Patients’ Frequently Asked Questions (FAQs) on Stem Cells
1. Why would I want to store my normal stem cells and where would they come from?
You are never any younger than you are today and most studies have shown that younger cells may be more versatile and healthier than when derived from an older individual. Although not yet available, it is possible that newer and developing technologies will assist the re-growth of damaged body parts as the body ages or is injured. Thus, it is a type of “Bio-insurance”. Stem cells can be readily obtained from fat or skin that have been surgically removed, but they can also come from bone marrow or other sources.
2. How much does it cost to process and store my stem cells?
The costs are partially dependent on the tissue source and the amount and quality of starting tissue.
- Collection kits for stem cells are $120-$160 each, plus shipping.
- Processing of the tissue costs $1500-$2000 per sample.
- Cryovial numbers will usually vary from 6 to 12 vials depending on the source of stem cells and the original volume of the tissue. Storage fees are $10 per cryovial per month.
3. How would my stem cells be stored?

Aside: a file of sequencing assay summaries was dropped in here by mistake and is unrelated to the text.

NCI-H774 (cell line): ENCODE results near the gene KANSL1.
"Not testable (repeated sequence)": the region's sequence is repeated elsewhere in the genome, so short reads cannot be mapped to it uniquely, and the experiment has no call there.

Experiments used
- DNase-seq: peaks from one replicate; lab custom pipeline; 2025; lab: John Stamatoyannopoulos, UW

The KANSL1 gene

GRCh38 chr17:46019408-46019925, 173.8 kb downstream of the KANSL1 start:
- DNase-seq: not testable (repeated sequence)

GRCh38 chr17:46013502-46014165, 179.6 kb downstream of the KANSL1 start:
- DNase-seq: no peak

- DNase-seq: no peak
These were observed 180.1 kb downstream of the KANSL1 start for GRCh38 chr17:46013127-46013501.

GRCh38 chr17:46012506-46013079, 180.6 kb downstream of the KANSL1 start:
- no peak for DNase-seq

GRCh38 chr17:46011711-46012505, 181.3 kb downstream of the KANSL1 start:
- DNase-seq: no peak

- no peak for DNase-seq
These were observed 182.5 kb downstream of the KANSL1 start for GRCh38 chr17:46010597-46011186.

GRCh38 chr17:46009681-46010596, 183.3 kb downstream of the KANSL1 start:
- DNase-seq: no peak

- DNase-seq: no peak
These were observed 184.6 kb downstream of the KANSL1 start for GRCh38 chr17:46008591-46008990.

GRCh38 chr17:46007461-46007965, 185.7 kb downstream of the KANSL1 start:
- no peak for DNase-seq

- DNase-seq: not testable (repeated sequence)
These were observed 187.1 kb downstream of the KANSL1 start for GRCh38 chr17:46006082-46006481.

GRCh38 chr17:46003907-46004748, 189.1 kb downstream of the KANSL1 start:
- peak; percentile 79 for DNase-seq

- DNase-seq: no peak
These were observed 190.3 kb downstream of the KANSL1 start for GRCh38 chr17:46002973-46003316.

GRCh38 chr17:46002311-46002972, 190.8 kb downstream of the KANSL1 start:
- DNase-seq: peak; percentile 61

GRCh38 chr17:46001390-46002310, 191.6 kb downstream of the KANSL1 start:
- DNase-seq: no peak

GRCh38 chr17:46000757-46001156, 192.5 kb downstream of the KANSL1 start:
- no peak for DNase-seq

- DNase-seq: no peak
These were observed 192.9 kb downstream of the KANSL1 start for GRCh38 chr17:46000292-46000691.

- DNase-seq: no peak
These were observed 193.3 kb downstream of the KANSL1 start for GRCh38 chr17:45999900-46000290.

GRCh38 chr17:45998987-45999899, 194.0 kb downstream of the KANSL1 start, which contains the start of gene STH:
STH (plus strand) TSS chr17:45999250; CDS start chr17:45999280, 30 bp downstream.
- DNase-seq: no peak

Cells are stored in a cryopreservation “suspended animation” state in an ultralow liquid nitrogen freezer under conditions and in solutions that minimize ice formation in the cells and surround them with a protective shell using proprietary cryopreservation media and storage technologies developed by INCELL.
4. Do I need a contract to process and store my stem cells?
Yes, you do. A contract is provided as part of the collection kit and needs to be signed by you and your doctor prior to sending the tissue sample for processing.
5. Who would own my stem cells that are stored?
You would own the cells while you continue to pay the storage fees annually with the contractual caveat that the cells would revert to other research or clinical use by INCELL if you are unable or unwilling to pay the storage fees. If you died while the cells were being stored your estate would own the cells and as long as it continued to pay the storage fees annually. The contract you sign will specify these issues and the fact that the cells would revert to other research or clinical use by INCELL, and INCELL would assume ownership, if the storage fees are not paid.